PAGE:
Siem Reap – with a difference
I left a constantly wet and soggy Saigon for even wetter Siem Reap in the midst of having its main river burst its banks. A friend of mine who films for the BBC and writes for the Telegraph in the UK was exploring the country with a focus on covering the more remote temples of the country. I spent a bit of time with her and we both procrastinated on what to do in Siem Reap under the weather conditions we were experiencing. I wanted to take her out to the East and West Gates of Angkor Thom, both of which are rarely visited by tourists as anything larger than a small car is able to transverse the dirt track to get there – all the more reason these places are special. At the East Gate, also known as the Gate of Death, I arranged for an elephant from the nearby Bayon to walk through the gate to add a sense of drama and colour to the photography (and for her to film). I hadn’t expected the mahout to come dressed with a bright yellow umbrella to fend off the rain – and hence add further colour and angle of interest to what was really very challenging and limited lighting conditions.
The above image was taken with myself lying on my back on the wet grass in order to hold the camera firm so I could drop the shutter speed down for an f/8 aperture. The mahout thought I was a complete madman but the image result speaks for itself and remains my favourite from the shoot that afternoon. Note the fogged in corners from the rain which adds atmosphere to the scene.
Most of the images were taken on a tripod (with the distinct exception of the top image as noted) with an ISO of 1250. Granted, blown up these shots will show some grain, however, there was no choice under these conditions and, with the rain and low lying cloud proving to be unrelenting, I remain satisfied with the results. Needless to say there was not a soul in sight, making it all the more enjoyable.
I had the afternoon to shoot the elephant scene and there are a number of other shots that I will bank, however, as of writing I have not had the chance to process yet therefore will add to the library in due course.
The following morning, more rain and more challenges. A little known gem of a temple en route to the Tonle Sap lake is Wat Atvea. Although Angkorian in structure and character its isolated location, in a small village community, means it sees few visitors who concentrate on the main temple sites. I did a shoot here earlier in the year of the main temple, however, when we arrived we had just missed a small ceremony held in the adjacent Buddhist pagoda to commemorate the death anniversary of a head monk of the village. A few of the Buddhist nuns were leaving the site, but there was one elderly lady still inside the pagoda, sitting in solitude and quiet prayer (see below image). The gold leafed, carved door, provided the perfect backdrop to the scene. I waited from across the other side of the pagoda hall until she lit an incense stick, allowing me time to set up the shot and rest my camera on a window ledge to avoid shake in a low light situation. Again, I had to bounce the ISO up to 1250 to shoot at f/2.8 but I find the Nikon D3 performs beautifully at this level and the texture and tones are even more rich and warm than at lower settings.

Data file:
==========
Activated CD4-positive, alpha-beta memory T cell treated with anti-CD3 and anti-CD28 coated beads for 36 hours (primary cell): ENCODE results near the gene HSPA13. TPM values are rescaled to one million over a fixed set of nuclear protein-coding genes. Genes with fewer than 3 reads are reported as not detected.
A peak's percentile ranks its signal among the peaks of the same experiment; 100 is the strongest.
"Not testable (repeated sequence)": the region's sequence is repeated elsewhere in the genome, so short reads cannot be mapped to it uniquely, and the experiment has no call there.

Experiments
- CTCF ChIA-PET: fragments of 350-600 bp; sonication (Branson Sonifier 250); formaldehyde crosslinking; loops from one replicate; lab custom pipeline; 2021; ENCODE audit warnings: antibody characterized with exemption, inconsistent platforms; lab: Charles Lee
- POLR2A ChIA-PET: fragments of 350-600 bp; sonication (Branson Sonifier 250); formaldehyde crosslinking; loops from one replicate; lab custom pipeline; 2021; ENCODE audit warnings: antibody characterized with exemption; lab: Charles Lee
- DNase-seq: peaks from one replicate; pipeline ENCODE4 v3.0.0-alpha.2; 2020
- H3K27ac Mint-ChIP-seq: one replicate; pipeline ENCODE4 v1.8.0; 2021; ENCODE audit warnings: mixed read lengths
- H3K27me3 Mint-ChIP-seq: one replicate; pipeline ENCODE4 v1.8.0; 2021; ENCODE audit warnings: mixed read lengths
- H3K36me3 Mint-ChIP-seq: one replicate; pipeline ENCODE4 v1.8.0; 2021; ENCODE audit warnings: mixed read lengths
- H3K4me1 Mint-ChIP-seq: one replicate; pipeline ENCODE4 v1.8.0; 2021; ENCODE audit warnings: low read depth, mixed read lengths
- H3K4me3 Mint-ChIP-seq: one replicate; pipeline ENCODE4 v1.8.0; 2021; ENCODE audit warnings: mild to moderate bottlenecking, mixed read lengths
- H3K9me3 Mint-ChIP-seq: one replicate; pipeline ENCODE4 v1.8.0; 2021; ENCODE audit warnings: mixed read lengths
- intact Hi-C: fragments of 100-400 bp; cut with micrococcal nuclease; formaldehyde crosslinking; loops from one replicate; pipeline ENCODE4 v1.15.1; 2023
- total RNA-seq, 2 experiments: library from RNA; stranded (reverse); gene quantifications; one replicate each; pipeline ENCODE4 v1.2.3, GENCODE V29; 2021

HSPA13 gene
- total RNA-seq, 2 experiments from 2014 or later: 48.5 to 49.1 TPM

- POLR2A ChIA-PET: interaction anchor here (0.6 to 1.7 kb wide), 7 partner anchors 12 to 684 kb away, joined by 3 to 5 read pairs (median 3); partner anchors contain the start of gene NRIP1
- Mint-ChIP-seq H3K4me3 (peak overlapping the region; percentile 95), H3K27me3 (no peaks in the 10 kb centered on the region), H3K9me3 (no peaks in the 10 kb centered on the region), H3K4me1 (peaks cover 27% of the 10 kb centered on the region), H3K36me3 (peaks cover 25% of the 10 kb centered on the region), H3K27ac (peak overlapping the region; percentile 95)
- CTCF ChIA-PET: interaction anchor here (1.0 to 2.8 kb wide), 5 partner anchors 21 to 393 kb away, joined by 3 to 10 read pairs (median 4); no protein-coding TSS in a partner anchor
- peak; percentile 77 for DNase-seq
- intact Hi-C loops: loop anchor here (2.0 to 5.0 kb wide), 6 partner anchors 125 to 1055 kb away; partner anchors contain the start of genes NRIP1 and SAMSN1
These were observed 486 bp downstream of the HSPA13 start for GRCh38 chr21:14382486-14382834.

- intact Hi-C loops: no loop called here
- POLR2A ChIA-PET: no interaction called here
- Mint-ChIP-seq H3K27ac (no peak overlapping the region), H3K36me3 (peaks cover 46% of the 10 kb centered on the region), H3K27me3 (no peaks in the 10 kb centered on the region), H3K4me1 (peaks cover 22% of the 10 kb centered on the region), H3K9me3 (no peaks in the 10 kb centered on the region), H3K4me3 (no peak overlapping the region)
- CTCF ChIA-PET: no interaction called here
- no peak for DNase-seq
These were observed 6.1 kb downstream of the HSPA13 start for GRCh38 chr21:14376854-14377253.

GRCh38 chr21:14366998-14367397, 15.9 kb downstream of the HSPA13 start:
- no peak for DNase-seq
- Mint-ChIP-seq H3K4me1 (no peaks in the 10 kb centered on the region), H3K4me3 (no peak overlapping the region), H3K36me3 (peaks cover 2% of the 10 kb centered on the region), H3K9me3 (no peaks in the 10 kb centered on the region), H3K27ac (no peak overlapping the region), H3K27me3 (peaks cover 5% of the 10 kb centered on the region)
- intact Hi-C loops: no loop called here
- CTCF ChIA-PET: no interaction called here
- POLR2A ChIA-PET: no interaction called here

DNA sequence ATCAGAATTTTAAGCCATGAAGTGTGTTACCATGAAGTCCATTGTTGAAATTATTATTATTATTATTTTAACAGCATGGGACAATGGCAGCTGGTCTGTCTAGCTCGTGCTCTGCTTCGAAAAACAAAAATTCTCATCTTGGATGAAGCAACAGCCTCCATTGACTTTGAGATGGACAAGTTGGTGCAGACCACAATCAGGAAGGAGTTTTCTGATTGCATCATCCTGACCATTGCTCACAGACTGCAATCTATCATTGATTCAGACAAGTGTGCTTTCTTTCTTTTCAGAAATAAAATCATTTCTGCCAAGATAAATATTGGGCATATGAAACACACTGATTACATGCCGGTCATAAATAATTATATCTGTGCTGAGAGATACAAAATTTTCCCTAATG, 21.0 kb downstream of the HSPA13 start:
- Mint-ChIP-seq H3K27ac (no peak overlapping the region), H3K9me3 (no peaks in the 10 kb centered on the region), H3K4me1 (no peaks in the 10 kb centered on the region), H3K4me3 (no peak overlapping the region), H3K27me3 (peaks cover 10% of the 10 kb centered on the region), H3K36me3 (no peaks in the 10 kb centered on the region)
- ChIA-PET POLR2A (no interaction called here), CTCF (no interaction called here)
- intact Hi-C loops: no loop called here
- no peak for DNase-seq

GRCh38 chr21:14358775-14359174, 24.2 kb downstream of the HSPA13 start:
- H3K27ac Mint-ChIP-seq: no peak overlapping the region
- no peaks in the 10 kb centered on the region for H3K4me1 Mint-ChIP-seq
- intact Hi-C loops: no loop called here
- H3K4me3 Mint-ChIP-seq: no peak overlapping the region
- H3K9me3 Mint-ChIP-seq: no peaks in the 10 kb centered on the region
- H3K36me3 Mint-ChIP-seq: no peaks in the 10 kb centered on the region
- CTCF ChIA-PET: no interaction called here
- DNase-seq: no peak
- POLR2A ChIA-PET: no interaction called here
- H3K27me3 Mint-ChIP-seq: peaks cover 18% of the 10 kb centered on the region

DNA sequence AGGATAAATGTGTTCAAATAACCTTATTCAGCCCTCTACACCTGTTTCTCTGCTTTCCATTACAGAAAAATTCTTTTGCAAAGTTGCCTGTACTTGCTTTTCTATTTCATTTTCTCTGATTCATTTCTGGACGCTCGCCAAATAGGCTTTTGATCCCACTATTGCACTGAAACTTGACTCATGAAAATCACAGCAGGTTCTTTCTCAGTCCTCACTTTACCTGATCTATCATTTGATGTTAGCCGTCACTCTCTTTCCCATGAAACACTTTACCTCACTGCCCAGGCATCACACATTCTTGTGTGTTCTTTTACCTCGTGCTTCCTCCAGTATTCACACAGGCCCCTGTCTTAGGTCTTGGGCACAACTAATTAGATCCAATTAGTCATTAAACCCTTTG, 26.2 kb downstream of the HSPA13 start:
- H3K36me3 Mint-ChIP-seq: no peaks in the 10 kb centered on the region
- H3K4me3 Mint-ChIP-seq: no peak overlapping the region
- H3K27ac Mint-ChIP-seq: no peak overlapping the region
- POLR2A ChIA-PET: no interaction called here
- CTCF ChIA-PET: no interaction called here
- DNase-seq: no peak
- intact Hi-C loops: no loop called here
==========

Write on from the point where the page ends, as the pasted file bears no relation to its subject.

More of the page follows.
Directly opposite the Buddhist nun was a young monk sweeping up the floor after the ceremony. The activity itself did not necessarily grab me but I found the side light coming in from the doorway and the complimentary colours of the textured wall against the deep orange of his robe to make it worth a take. I rushed across to the other side of the pagoda and applied the same technique to capture this nice little image. Shortly thereafter, a younger monk walked up to one of the windows so I rested on the floor and set up the shot to make sure I included all the following windows to draw the eye into the monk at the end of the hall.
All in all, a very worthwhile morning was spent taking images I did not necessarily envisage, but this is one of the many joys of photography in South East Asia. There is always something culturally interesting happening, whatever the time, whatever the weather.